Midwest Voices

City Hall owes me a girlfriend

Updated: 2013-10-19T23:53:04Z


Special to The Star

I was talking to a friend the other day about the difficulty in dating here in Kansas City, something that I have experienced myself.

He thinks women are unjustifiably picky. And while I wouldn’t be foolish enough to agree with him, I do think there is something about Kansas City that makes the mate-finding game tough.

I blame City Hall.

If you give credit to mayors and city councils for the rebirth of downtown then it is only fair to also admonish them for decades of earlier neglect. A lack of vision played a big role in pandemic-like suburban sprawl, the cocooning of citizens into little pockets and a negative perception about urban life that still persists.

This geographic and psychological separation has a real effect on dating, limiting the number of potential mates and skewing our perception of others and even ourselves. OK, enough psychology class, this is my suggestion.

I call for The Single Person Relocation Statute, a bistate initiative requiring all singles over age 21 within 30 miles to relocate downtown. We must continue to live there until we meet someone, at which time we can plod our way back to the suburbs if we want.

How does this help dating? Dating should be serendipitous, so says almost every romantic comedy. Boy meets girl. Boy does something stupid. Boy wins girl back.

But for those chance meetings to happen we need population density (to steal a phrase from economists). And with that density also comes a chance to be exposed to people much different from ourselves.

This highly unconstitutional effort offers some great benefits. The city will have a housing boom, mass transit will actually be relevant and not just a tourist gimmick, and the economy will grow.

Restaurants and cafes, hot dog stands for quick impromptu dates, and florist shops for offering signs of appreciation and for begging for forgiveness will pop up. For the suburbs, they get rid of all those bar-stool-occupying singles and can finally tear down apartment complexes and replace them with soccer fields.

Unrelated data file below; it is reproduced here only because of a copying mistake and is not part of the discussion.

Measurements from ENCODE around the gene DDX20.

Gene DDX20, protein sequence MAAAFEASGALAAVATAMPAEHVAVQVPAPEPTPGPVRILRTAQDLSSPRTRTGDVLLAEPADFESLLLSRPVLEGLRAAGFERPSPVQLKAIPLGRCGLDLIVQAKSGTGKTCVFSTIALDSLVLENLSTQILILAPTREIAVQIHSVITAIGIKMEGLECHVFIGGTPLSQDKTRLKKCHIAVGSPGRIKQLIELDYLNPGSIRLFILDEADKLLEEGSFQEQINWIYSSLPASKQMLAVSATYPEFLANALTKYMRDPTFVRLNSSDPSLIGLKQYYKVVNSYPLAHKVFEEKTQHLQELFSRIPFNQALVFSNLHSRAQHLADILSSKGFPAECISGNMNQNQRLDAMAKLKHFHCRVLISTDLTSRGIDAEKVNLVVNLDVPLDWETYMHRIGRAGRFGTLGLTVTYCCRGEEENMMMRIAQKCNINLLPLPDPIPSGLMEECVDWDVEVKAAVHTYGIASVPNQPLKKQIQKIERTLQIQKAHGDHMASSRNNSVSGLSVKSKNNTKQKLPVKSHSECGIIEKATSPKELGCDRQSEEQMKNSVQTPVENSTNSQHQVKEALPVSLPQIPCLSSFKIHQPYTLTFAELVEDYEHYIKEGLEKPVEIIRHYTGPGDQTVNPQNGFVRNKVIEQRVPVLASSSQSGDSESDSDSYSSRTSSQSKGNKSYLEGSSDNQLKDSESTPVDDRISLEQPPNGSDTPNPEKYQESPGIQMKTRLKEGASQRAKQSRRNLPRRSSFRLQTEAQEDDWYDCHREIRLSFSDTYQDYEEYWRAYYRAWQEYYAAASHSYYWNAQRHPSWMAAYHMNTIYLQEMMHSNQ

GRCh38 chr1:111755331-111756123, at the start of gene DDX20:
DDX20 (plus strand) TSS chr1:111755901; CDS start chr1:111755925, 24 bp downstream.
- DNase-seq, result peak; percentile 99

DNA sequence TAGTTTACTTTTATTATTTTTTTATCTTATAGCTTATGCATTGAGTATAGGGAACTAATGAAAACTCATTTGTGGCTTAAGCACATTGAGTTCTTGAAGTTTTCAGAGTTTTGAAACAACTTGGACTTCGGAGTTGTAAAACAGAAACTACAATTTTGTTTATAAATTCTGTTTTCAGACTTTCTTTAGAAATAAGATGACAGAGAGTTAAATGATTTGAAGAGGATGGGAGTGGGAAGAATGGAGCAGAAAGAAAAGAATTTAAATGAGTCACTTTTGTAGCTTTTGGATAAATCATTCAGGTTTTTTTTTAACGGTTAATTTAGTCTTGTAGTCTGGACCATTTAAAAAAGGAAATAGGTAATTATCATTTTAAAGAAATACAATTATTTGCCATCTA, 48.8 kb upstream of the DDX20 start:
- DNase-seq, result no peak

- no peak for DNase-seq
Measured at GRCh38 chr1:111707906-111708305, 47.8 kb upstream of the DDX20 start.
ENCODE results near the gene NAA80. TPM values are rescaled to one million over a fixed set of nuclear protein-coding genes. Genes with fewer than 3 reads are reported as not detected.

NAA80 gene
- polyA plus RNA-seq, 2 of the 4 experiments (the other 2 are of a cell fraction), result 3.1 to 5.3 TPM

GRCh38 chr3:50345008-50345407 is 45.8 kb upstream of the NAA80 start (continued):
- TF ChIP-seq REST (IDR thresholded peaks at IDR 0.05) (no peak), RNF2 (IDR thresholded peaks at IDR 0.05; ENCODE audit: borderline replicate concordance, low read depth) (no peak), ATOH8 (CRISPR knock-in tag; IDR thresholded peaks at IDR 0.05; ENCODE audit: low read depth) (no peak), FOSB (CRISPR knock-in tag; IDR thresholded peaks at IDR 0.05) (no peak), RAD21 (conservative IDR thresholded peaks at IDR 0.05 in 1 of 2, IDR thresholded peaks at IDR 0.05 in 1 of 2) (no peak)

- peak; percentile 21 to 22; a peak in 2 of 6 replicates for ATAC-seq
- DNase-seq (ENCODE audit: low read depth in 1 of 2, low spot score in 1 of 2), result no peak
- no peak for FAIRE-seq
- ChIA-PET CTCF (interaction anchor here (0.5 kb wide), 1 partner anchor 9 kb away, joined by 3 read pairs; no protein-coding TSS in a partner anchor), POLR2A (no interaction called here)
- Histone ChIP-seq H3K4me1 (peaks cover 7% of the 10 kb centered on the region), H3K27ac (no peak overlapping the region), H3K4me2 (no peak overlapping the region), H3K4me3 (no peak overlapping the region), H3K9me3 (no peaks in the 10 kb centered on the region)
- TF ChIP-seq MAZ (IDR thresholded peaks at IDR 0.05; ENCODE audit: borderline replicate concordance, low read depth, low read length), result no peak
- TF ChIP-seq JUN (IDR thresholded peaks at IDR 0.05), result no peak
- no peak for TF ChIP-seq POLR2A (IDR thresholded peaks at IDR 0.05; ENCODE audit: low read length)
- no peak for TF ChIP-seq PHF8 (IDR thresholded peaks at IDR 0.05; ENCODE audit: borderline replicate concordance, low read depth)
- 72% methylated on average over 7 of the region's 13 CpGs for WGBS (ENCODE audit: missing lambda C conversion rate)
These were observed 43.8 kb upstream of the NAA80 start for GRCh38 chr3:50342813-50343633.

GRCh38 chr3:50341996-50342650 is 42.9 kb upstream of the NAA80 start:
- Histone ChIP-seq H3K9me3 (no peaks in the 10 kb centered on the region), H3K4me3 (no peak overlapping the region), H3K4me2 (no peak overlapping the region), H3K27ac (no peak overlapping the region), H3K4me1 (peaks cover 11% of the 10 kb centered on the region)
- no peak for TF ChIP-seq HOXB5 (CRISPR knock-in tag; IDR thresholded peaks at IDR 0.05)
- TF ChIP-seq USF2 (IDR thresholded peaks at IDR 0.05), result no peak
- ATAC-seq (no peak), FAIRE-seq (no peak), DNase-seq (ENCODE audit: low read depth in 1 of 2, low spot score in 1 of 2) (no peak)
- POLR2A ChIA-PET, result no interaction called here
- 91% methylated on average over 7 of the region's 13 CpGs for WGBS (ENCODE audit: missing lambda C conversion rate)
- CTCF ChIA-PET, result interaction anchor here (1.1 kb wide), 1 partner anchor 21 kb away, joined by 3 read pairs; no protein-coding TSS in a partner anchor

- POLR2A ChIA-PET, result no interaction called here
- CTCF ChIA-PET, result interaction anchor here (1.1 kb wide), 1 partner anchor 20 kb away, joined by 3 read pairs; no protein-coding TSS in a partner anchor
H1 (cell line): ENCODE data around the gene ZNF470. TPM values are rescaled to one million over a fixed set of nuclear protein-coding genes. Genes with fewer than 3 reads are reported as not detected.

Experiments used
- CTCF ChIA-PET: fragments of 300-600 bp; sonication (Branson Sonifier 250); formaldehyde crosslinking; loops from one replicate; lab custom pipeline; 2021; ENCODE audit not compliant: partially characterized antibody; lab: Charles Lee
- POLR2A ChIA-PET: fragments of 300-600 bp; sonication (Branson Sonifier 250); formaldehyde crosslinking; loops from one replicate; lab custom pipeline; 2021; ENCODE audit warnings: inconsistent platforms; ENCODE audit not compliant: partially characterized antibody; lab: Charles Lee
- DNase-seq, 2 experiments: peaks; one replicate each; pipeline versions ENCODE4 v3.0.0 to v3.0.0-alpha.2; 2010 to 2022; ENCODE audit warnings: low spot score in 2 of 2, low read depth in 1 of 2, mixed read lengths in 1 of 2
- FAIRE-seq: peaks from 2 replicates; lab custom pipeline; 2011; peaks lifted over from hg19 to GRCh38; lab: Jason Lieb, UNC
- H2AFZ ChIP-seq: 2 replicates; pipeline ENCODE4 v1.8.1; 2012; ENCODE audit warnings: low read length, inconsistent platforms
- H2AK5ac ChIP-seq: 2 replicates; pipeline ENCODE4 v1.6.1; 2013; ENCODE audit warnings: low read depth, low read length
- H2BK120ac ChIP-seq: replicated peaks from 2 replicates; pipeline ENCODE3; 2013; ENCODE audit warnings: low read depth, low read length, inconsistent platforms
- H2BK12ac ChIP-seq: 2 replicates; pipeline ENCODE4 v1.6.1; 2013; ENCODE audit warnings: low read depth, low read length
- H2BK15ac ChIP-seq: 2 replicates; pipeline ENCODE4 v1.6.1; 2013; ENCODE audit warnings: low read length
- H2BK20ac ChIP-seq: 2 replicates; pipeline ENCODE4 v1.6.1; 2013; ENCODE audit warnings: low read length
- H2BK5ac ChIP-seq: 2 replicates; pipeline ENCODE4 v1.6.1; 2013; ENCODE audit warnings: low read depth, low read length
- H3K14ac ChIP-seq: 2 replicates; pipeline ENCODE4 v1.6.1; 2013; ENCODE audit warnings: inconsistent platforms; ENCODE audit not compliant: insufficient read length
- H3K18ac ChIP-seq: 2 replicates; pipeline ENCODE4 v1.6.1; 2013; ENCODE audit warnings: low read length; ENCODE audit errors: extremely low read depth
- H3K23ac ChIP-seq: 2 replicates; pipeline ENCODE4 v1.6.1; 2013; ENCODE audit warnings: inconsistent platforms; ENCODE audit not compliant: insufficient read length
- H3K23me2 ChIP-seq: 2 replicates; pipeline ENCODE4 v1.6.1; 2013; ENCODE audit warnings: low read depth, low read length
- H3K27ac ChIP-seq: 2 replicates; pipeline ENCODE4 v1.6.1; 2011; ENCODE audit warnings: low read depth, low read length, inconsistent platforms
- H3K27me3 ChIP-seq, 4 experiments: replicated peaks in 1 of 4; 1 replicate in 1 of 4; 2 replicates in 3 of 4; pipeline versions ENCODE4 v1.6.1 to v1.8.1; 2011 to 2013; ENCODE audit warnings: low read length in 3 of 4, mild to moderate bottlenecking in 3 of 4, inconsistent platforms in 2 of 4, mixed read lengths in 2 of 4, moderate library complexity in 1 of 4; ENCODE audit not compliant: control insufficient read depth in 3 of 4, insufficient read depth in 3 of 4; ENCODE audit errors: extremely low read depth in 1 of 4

For those who have decided single life is just fine, I suggest the Not Looking for Love Exemption: After 10 years of being a shoulder to cry on and unwilling participant in double dates you may escape. (Though by then, the suburbs will have completed conversion to family-only lifestyle centers, with mandated Chuck E. Cheese visits and soccer league coaching enlistments, so you’ll probably not want to go.)

With all these people moving downtown there will likely be spillover into midtown and the east side of the city, so this is a great opportunity to enact some other laws including: The No Child Deserves a Lousy School Ordinance, The Fresh Fruits and Vegetables Food Oasis Ordinance, and The Have No Fear Ordinance, which will fund “How to Talk to Someone Who Doesn’t Look Like You” classes for suburbanites making their first trek into the big city.

Is this a little ludicrous and over the top? Sure it is, but so is unveiling a boring and uninspired city logo, chasing the almighty tourism dollars and thinking that what the city needs is better marketing.

Besides if my idea works, this will be a great thing to add to my online dating profile, don’t you think?

Robert Westfall of Kansas City is the founder and chief strategist of Instinct, an innovation firm. To reach him, send email to oped@kcstar.com or write to Midwest Voices, c/o Editorial Page, The Kansas City Star, 1729 Grand Blvd., Kansas City, MO 64108.

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